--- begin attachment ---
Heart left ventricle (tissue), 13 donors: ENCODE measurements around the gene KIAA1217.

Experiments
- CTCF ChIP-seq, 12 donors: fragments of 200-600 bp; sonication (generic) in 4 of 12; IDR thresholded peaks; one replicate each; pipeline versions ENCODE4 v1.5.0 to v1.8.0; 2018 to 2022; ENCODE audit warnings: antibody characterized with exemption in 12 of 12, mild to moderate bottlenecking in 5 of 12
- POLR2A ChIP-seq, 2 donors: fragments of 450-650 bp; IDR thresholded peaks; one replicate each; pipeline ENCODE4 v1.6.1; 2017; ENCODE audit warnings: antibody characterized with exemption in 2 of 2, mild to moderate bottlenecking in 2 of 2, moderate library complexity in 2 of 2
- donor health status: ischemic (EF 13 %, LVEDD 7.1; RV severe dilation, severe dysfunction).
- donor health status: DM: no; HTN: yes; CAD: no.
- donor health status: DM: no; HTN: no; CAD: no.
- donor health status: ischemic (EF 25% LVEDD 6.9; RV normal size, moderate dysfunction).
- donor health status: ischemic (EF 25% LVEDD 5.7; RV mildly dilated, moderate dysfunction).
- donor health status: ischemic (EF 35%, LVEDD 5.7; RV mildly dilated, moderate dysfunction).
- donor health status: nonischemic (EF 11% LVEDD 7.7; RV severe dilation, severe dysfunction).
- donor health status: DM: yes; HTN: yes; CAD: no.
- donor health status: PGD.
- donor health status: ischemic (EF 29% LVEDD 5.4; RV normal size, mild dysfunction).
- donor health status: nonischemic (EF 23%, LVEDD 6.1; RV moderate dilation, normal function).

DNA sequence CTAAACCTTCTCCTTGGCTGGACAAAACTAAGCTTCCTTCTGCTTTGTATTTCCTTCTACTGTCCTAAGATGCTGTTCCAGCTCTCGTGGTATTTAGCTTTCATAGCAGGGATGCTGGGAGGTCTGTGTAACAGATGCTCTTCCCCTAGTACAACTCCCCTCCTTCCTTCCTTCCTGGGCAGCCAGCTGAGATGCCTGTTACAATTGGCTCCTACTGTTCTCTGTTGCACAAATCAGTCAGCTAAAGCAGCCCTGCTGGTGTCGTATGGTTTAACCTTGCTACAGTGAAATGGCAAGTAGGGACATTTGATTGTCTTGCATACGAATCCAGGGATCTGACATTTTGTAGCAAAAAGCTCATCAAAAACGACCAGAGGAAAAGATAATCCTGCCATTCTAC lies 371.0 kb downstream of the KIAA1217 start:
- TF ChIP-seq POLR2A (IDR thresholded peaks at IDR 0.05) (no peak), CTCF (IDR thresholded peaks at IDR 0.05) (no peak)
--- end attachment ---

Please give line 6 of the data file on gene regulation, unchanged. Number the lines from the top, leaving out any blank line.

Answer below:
- donor health status: DM: no; HTN: yes; CAD: no.